Scientists have long proposed that solar electricity generation in space could be an integral component of the world’s carbon-free future. In the 1970s, a U.S. Navy experiment showed that it might be possible to capture solar power and wirelessly transmit it from outer space using microwave beams. Progress stalled after that early test—the models used were at such a massive scale that creating a real-world system felt like science fiction. Recently, amid growing concerns about power grid security and intensifying legislation around carbon emissions, renewed attention focused on a smaller, more lithe microwave transmission system. This time around, the military is not the only interested party. Scientists around the world are conducting similar research. As investors and governments stand at the edge of a fresh green power opportunity, we look at microwave power transmission and some of the projects in this emerging field.
In today’s roundup, Americans can buy homes with bitcoin, new tech aims to engineer a novel building material, federal investments boost the coastline (and construction sales), and more.
This week’s roundup explores the cooling housing market and plummeting mortgage applications, potential tax-savings as a result of the 2022 Inflation Reduction Act (IRA), and new developments in the multifamily sector.
This week’s round-up dives into NFT fractionalization and its potential benefit to increase accessibility in real estate investing, lobbying efforts surrounding Infrastructure Investment and Jobs Act (IIJA) funding, experimental retail spaces, and more.
As green hydrogen production becomes a global endeavor, many countries are vying to become hubs for the production of clean-burning fuel. Among them, Egypt has signed a number of agreements over the last year with international companies to establish green hydrogen production facilities in its Suez Canal Economic Zone (SCZone), a self-sustaining industrial development corridor established in 2016 that consisting of 461 square kilometers and six maritime ports with the stated goal of “transforming the region from a traditional oil and gas shipping route into the world’s longest ‘green’ canal.”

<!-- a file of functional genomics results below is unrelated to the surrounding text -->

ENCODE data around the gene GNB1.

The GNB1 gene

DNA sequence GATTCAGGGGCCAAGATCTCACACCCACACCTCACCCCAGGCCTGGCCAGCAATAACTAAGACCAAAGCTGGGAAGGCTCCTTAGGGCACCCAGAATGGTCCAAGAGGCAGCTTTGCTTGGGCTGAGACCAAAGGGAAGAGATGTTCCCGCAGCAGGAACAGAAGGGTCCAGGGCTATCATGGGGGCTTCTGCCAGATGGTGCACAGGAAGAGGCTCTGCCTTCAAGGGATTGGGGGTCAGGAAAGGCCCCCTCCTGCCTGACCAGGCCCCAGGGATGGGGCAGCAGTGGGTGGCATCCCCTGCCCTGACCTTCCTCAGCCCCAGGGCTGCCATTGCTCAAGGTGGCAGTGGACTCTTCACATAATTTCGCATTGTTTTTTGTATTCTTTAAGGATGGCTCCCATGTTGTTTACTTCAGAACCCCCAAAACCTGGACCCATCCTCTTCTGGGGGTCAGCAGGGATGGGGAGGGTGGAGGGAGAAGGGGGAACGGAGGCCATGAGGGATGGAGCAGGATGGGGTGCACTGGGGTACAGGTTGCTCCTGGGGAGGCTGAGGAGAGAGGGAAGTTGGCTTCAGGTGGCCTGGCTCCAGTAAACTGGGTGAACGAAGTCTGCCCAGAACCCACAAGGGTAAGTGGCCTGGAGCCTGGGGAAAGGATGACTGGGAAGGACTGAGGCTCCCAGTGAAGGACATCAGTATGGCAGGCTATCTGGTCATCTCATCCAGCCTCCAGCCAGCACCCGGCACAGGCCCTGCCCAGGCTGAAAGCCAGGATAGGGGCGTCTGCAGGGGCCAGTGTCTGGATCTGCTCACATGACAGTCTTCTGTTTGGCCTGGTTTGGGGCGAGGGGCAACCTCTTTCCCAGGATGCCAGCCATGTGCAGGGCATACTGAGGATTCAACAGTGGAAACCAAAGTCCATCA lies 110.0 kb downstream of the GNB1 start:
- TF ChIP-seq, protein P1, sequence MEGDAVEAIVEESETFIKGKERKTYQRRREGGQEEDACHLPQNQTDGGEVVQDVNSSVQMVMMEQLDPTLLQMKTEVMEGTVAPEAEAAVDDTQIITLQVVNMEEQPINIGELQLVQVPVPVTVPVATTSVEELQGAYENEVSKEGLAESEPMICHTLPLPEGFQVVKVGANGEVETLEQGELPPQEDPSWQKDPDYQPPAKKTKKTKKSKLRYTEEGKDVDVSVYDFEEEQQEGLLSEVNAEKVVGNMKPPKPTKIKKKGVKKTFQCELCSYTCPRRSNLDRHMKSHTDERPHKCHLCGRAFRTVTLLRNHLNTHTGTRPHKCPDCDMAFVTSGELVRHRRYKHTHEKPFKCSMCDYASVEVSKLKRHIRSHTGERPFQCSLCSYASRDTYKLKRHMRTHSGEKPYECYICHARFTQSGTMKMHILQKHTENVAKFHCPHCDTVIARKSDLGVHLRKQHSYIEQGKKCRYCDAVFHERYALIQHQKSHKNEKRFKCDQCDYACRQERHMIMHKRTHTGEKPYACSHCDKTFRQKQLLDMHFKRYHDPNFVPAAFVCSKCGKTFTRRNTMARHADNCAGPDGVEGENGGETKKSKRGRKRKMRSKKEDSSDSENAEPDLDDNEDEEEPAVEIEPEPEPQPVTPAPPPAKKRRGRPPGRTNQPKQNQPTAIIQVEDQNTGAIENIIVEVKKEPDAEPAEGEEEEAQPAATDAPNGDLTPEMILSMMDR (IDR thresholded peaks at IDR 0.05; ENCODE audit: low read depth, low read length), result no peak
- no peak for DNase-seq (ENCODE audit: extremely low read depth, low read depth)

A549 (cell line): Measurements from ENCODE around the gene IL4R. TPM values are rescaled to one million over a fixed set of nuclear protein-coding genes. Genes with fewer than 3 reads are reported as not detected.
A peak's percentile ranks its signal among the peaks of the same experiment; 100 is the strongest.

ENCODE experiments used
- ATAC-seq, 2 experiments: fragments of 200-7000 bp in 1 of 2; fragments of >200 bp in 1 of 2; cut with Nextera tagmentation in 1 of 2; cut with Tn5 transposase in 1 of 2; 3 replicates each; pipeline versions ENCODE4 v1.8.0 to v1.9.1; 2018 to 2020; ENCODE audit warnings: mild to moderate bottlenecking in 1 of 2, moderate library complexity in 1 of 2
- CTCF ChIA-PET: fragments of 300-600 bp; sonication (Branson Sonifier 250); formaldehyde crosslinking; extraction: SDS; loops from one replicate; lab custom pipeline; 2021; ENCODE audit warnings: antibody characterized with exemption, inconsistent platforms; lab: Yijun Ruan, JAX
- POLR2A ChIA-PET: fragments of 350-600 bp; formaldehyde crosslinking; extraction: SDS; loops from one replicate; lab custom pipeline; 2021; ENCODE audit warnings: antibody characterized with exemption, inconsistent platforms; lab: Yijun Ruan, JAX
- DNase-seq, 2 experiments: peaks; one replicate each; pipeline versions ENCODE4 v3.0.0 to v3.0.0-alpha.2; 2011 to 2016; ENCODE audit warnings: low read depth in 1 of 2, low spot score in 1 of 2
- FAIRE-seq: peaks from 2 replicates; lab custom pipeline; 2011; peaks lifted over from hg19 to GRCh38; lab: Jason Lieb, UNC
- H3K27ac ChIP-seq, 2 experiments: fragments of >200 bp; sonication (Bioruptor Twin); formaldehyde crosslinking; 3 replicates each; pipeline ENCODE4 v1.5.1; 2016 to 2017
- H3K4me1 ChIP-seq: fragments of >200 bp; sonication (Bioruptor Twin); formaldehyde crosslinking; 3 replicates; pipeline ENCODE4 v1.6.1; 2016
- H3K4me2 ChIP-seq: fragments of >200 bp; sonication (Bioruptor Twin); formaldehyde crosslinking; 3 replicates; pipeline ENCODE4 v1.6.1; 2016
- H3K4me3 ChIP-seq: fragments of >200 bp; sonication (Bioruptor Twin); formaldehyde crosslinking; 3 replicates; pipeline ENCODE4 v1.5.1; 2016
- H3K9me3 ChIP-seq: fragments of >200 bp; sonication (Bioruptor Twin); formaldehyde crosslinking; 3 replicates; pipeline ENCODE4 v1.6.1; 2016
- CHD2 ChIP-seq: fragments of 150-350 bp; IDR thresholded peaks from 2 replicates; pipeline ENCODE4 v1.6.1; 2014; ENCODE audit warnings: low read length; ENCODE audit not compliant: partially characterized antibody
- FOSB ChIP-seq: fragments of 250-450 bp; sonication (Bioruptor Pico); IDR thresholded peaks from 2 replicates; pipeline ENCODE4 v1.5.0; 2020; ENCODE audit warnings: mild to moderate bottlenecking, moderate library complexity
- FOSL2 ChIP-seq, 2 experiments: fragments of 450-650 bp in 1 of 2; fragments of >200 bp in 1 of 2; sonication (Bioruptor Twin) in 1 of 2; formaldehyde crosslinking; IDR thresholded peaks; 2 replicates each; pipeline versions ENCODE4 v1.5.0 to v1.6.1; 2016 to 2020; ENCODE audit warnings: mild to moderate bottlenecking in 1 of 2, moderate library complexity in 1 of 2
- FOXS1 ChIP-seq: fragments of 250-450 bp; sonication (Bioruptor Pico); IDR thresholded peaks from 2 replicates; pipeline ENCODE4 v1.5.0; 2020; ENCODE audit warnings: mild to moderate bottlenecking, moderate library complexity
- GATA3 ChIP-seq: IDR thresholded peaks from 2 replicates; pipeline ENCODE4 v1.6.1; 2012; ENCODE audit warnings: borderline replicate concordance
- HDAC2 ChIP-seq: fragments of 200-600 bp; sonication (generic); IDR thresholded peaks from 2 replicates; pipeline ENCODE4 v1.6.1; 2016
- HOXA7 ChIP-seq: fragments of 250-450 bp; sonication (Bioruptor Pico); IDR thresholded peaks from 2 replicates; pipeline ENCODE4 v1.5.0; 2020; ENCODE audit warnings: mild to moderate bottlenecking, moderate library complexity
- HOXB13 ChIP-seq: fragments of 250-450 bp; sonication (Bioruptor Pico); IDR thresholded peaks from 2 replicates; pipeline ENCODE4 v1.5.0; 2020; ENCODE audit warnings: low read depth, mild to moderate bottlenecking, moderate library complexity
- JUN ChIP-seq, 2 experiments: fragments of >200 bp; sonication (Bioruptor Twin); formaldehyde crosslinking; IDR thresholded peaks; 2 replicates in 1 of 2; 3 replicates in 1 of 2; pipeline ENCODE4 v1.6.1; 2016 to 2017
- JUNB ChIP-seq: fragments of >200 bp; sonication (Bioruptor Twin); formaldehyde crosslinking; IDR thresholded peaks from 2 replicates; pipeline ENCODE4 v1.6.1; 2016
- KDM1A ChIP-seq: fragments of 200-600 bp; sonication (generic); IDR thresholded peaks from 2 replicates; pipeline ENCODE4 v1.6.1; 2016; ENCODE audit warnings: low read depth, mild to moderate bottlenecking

This week’s round-up features the intersection of real estate and energy efficiency, including state efforts surrounding clean energy legislation, Inflation Reduction Act tax credits, hotel & hospitality sectors creating sustainable initiatives to reduce carbon emissions, and more.
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As the world pursues ambitious net-zero carbon emission goals, demand is soaring for the critical materials required for the technologies leading the energy transition. Lithium may be the most well-known of these inputs due to its usage in batteries for vehicles and consumer electronics, but roughly 50 other minerals are central to energy transition technologies. During the coming years, producers, manufacturers and end-users will be increasingly exposed to the roles played by “rare earth” elements (roughly, atomic numbers 57 to 71), platinum group metals, and other materials.
Investment firms turn their attention towards acquiring digital land, China works to manage its real estate debt, the European Union announces a multibillion-euro infrastructure bill, and more.
Pillsbury—the first global law firm to launch a practice team dedicated to all things hydrogen—has again demonstrated its position at the forefront of the ongoing energy transition by launching the only public resource tracking the development of hydrogen projects worldwide. This valuable resource is accessible at www.TheHydrogenMap.com.
Hydrogen is the new buzzword in every industry, and real estate is no exception. Hydrogen does not emit carbon dioxide when burnt and could therefore help reduce the climate impact of buildings, which in aggregate represent one of the biggest emitters of greenhouse gases after industry and surface transport. To the extent that hydrogen is to become an important power source globally, it will need to enter the domestic power market. The first step appears to be the development of pilot villages.